Self-driving cars, also known as autonomous cars, are vehicles that do not require full control from humans. The cars majorly function and operate by themselves.
It uses a combination of software and sensors to navigate through roads and control parts of the car to perform specific tasks and drive themselves on roads.
Despite engineers and developers working hard to create smarter and safer autonomous cars, fully autonomous cars that can drive themselves without any human intervention do not exist yet.
There are levels of autonomy within self-driving cars that have been established by professional engineers worldwide that give us a better understanding of what features these cars have and how much of self-driving cars they are.
The levels of autonomy goes as follows;
- Level 0 autonomy means that the car is equipped with safety features such as emergency brakes and visual and audio alerts but the car is fully controlled by the human driver.
- Level 1 refers to cars that have a small degree of control over acceleration, steering, and braking; generally focused on accident avoidance.
- Level 2 vehicles entail several active measures that work together in unison to take over a certain degree of control of the vehicle from the driver. These cars have sensors built-in, cameras attached, and radar sensors installed to keep the car at a steady speed on the required lane.
- Level 3 autonomy refers to cars that take complete control of the car in select conditions and enable the driver to focus on other things. The conditions that these self-driving cars find suitable include specific highways or locations that have been geofenced. These vehicles do not perform well or even work in poor weather conditions.
- Level 4 autonomy compromise of self-driving cars that are capable of adapting quickly to different roads and poor weather conditions. Here the driver does not give any input to the car.
- Level 5 autonomy refers to cars that completely drive themselves regardless of the environment, road, or weather conditions.
Now that you are aware of the different autonomy levels, we can now look at recent advancements in self-driving cars.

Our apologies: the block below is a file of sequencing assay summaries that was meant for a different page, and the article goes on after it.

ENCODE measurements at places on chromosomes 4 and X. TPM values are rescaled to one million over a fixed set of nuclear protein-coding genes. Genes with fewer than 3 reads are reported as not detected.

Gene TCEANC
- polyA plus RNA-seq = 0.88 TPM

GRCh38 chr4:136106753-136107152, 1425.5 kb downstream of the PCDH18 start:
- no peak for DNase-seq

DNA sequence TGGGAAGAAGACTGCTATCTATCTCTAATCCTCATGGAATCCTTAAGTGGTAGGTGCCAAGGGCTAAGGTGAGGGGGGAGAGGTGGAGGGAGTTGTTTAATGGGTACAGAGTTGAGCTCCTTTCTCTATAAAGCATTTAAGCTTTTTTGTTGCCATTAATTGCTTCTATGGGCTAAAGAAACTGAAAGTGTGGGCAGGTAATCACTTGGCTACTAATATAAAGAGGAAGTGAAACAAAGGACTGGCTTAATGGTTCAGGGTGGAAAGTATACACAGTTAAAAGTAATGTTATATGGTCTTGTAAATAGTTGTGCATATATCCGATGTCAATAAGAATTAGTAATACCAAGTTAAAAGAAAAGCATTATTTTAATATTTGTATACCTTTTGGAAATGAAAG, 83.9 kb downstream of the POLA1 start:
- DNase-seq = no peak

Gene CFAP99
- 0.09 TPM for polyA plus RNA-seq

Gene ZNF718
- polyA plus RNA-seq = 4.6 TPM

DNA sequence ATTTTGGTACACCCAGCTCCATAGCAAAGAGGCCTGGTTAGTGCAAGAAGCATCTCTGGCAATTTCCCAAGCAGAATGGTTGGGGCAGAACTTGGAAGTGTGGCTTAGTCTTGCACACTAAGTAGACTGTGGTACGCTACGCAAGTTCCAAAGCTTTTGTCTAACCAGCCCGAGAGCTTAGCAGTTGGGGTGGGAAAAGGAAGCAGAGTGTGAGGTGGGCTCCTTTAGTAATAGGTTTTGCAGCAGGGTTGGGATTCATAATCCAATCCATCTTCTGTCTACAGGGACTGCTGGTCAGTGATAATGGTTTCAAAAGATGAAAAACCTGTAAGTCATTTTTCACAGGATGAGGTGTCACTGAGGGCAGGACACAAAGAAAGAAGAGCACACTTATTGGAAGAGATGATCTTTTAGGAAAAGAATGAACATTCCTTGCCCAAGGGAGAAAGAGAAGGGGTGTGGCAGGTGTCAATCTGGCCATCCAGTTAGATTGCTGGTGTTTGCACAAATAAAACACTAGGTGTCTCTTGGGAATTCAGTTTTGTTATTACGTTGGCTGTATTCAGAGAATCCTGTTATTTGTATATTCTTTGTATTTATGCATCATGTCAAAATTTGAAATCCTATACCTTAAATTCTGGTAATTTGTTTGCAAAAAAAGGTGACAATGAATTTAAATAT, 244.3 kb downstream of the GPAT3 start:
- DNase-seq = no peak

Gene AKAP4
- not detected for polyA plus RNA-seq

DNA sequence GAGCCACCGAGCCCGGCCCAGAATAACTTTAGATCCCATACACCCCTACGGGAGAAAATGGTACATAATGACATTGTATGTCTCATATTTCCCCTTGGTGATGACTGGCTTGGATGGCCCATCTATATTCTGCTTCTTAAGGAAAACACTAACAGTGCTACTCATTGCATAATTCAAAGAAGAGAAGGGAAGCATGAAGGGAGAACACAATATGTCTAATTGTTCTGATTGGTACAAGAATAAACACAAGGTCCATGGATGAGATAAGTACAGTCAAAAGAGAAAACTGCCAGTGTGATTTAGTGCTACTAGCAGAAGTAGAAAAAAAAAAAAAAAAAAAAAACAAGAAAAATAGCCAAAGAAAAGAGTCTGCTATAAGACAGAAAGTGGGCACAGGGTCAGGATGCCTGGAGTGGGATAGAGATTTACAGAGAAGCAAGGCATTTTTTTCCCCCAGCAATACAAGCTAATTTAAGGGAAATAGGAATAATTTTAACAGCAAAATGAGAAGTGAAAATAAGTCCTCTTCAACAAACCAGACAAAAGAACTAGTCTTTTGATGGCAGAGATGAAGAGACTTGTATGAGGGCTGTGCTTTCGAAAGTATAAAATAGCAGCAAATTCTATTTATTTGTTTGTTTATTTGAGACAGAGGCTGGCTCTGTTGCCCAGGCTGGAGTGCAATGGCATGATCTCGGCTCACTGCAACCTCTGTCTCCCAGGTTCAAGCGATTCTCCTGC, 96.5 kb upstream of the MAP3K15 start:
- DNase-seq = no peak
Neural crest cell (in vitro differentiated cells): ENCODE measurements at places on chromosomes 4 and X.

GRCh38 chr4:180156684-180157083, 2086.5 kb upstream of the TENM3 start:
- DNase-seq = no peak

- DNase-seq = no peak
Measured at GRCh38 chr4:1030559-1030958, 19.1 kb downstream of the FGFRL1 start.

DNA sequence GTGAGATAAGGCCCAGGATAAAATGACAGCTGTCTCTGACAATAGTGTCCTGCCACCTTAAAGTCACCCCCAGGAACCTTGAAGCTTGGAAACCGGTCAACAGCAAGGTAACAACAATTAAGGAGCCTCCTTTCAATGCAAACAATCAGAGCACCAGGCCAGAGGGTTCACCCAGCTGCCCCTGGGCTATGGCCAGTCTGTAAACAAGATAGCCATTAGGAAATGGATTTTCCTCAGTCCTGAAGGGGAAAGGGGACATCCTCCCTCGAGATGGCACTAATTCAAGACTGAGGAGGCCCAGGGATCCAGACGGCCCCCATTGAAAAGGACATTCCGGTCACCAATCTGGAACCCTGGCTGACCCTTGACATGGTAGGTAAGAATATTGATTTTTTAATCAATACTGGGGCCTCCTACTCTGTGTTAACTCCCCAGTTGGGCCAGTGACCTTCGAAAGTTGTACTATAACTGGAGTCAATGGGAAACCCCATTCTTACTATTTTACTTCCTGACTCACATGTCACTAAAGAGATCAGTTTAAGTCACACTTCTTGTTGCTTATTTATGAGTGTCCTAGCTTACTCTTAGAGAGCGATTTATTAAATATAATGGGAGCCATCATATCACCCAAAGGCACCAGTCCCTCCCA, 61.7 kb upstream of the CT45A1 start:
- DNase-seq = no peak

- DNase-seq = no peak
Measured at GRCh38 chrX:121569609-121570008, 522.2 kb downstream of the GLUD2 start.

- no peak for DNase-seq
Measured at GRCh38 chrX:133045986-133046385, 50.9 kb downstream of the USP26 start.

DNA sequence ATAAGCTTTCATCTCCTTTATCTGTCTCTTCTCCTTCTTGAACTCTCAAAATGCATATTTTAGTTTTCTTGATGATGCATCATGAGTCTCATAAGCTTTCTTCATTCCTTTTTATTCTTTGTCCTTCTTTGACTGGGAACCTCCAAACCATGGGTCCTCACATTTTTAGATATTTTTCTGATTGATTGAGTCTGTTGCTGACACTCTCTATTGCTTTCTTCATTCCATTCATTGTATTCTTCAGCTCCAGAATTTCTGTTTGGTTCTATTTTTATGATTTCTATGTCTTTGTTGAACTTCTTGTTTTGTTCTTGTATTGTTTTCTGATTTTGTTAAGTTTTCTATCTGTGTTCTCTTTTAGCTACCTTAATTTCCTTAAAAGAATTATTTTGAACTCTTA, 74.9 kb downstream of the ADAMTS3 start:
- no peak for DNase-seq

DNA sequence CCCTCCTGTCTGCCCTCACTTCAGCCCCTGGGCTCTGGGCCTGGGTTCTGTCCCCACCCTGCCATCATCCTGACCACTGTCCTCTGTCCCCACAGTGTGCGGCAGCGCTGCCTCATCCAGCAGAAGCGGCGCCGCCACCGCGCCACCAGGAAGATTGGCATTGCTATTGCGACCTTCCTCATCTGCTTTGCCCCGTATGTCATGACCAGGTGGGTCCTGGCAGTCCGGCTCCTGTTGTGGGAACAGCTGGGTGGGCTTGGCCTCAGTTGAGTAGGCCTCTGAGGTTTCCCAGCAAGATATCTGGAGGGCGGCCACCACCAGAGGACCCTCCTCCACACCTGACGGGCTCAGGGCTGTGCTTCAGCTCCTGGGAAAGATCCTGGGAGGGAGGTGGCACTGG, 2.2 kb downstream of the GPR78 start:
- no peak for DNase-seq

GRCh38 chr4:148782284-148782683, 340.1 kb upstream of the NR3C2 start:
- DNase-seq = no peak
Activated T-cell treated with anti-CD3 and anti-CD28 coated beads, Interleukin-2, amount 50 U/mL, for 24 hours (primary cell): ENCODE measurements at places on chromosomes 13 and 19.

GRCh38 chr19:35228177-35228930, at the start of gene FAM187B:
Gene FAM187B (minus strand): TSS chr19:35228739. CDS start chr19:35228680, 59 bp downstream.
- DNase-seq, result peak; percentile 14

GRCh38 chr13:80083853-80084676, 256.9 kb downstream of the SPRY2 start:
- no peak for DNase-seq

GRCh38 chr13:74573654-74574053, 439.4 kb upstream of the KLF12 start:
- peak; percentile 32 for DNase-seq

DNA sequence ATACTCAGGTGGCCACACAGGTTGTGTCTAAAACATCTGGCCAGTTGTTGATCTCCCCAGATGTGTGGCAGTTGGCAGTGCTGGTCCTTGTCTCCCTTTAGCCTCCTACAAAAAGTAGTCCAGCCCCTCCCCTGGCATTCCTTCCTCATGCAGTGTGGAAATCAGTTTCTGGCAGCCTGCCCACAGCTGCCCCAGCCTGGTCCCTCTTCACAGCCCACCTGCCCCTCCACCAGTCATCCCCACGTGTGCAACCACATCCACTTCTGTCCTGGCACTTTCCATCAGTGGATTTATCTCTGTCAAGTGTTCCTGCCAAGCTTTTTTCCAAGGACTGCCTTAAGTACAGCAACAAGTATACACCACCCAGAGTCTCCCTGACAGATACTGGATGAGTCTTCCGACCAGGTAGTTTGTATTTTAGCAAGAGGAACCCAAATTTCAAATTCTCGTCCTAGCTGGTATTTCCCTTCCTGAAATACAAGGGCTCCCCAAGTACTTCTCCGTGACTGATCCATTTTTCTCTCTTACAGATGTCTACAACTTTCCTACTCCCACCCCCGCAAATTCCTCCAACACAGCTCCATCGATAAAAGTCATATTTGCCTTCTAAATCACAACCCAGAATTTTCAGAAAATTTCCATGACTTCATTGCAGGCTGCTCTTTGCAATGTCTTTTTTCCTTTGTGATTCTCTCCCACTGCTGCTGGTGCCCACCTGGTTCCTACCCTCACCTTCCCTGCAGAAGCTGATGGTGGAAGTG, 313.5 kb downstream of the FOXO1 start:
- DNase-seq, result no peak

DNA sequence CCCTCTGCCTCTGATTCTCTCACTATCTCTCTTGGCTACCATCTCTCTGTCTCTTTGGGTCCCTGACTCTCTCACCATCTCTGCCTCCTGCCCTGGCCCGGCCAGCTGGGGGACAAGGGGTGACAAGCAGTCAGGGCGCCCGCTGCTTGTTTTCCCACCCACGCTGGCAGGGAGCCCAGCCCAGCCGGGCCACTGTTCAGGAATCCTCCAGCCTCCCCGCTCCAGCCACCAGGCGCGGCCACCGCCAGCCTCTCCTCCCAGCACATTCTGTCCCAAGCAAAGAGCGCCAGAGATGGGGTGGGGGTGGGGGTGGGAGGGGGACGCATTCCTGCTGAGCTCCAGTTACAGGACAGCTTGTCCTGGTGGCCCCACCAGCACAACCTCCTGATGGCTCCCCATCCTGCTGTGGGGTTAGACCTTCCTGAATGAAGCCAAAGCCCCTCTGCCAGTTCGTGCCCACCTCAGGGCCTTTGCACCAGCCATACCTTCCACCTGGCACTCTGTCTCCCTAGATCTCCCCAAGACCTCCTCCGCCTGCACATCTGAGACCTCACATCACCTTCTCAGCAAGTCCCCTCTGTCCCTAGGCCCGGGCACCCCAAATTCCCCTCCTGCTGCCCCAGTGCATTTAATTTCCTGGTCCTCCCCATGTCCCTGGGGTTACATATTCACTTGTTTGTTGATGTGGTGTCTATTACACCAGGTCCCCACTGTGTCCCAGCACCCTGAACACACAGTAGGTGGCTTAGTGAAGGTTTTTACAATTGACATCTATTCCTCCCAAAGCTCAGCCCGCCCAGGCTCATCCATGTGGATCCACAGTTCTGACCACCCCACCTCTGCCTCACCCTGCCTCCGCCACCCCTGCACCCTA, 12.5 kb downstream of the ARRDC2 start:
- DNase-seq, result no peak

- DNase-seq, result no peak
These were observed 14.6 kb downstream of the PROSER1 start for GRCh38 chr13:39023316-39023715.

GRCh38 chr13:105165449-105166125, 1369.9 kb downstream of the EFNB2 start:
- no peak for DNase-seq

You will find that most cars fall under level 2 autonomy where the driver is mostly in control and has input but the self-driving car has a certain degree of control.
Cars from Tesla’s AutoPilot to Cadillac Super Cruise fall under this autonomy and require drivers to remain focused on the road.
Drivers need to be aware of the limitations that these semi-autonomous cars hold. Not all cars with autopilot features are capable of driving themselves.
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Self-driving cars that have achieved level 3 autonomy where the driver can let go of the steering wheel but still have their eyes on the road has been implemented in a handful of cars. Cars from NIO, Audi, and Nissan have this operation but are faced with certain limitations such as being driven on particular roads and most of the time at low speeds.
There has been an emergence of level 4 autonomous vehicle services popularly known as robotaxi. These services have been operated by big tech companies such as Waymo, Aptiv, and DeNA.
The robotaxi have been launched in limited areas with certain conditions such as mild traffic. The robotaxi is capable of taking all driving functions but has a backup human driver at hand all the time for safety reasons.
With time, more Level 3 autonomy vehicles will slowly be integrated into highways. Companies have prioritized safety over anything else and are taking intense measures to ensure that these self-driving cars are safe on roads.
It is possible to say that by 2025, we will be able to overcome remarkable milestones in self-driving cars in that driving will no longer be for humans but machinery. Occupants of vehicles will now only be termed as passengers and no longer drivers and passengers.
In February 2020, a man lost his life after crashing on a concrete barrier in his semi-autonomous Tesla. He was perceived to have been playing video games at the time of his death.
The situation would have been messier if the car had no insurance cover.
This is why it is always important to get your car insured. If you are looking for one, I would advise that you read some car insurance reviews before settling for any insurance cover.
The chairman of the National Transportation Safety Board following the crash exclaimed that people needed to be aware that partially automated cars are not in any way self-driving cars.